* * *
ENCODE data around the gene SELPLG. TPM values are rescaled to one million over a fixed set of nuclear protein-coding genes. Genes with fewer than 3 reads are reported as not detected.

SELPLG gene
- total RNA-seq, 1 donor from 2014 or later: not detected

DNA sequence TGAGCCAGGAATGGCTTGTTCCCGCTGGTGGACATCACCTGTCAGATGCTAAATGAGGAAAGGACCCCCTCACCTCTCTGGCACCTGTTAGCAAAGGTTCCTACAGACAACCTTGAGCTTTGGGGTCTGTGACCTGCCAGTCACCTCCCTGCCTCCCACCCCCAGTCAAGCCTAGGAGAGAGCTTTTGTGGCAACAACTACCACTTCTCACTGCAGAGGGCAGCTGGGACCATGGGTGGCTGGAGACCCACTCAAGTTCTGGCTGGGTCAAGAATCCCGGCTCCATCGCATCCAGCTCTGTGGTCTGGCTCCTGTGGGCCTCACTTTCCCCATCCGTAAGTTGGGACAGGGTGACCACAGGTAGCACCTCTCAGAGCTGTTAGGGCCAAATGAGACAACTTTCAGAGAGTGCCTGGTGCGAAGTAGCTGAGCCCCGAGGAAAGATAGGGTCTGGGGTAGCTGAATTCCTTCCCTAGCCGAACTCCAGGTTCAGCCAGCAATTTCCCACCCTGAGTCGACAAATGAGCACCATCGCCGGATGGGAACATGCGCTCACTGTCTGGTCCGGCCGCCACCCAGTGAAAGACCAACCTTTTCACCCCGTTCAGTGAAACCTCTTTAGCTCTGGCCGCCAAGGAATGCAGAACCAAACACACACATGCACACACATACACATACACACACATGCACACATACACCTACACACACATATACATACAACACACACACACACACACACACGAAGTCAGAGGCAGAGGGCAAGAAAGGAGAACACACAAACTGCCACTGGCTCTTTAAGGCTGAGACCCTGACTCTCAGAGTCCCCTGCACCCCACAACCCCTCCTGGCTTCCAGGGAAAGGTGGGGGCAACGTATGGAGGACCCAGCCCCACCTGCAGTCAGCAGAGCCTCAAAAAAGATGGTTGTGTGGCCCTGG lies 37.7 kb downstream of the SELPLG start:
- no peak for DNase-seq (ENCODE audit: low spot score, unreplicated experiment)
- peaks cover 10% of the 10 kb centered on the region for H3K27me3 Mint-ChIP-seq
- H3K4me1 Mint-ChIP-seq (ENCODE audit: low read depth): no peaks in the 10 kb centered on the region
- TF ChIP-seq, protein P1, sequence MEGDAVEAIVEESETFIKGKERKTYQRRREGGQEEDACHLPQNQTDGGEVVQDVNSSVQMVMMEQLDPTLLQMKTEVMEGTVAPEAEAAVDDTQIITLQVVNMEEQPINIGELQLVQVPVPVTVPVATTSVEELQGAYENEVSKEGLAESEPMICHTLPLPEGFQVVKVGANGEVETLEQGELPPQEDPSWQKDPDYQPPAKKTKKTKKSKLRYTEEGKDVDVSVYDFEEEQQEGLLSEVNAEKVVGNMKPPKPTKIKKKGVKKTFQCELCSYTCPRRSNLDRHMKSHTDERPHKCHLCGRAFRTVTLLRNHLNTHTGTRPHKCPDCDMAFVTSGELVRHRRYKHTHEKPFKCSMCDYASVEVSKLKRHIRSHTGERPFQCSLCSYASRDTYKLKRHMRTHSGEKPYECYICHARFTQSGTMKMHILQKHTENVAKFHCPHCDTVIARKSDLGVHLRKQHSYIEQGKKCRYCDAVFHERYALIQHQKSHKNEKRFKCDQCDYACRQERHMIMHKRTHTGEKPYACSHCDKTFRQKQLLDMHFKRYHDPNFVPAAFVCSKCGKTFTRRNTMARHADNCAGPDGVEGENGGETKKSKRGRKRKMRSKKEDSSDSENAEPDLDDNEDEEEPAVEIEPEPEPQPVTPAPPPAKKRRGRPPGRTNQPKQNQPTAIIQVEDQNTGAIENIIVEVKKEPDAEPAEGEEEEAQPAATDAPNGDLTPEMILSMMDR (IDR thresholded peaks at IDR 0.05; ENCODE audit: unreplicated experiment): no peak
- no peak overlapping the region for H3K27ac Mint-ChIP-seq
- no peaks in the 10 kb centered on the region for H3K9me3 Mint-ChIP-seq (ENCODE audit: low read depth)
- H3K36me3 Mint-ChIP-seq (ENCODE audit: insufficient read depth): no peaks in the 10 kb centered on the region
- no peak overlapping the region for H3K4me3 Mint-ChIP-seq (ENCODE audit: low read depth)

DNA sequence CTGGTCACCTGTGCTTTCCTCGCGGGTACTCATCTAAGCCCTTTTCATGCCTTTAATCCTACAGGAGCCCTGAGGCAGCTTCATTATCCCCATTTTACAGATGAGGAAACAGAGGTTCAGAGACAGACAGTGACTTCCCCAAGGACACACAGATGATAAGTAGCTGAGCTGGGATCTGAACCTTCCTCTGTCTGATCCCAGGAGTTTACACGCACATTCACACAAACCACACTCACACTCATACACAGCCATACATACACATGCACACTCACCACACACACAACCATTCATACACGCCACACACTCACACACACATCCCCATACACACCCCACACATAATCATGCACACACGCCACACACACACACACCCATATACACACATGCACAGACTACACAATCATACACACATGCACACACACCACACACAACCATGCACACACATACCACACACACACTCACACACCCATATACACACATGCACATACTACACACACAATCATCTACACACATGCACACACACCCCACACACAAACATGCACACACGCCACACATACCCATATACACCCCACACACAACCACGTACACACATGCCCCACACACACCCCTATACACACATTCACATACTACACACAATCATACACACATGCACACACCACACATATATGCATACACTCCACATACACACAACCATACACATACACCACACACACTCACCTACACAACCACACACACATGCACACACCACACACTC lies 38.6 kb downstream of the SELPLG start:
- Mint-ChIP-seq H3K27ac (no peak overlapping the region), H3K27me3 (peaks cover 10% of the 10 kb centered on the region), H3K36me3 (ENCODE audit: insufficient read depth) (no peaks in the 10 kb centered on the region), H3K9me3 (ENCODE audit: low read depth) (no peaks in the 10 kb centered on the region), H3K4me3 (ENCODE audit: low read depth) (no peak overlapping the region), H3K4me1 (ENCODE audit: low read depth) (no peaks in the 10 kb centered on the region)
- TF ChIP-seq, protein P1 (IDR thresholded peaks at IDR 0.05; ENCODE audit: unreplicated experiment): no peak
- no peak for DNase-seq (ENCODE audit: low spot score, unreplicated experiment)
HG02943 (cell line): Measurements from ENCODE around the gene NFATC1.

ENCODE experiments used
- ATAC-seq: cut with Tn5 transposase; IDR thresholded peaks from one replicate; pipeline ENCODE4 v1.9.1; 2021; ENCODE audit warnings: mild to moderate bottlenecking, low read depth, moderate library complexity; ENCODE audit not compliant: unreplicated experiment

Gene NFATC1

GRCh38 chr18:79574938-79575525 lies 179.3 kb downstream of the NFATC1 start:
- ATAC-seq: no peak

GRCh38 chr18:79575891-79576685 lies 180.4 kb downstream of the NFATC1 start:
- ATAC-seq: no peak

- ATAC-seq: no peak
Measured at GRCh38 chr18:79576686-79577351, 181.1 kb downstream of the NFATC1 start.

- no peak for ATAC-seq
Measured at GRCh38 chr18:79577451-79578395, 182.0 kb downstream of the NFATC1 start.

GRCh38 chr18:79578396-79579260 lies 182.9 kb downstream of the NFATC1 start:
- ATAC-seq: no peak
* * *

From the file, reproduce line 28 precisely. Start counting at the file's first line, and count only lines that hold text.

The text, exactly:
Measured at GRCh38 chr18:79577451-79578395, 182.0 kb downstream of the NFATC1 start.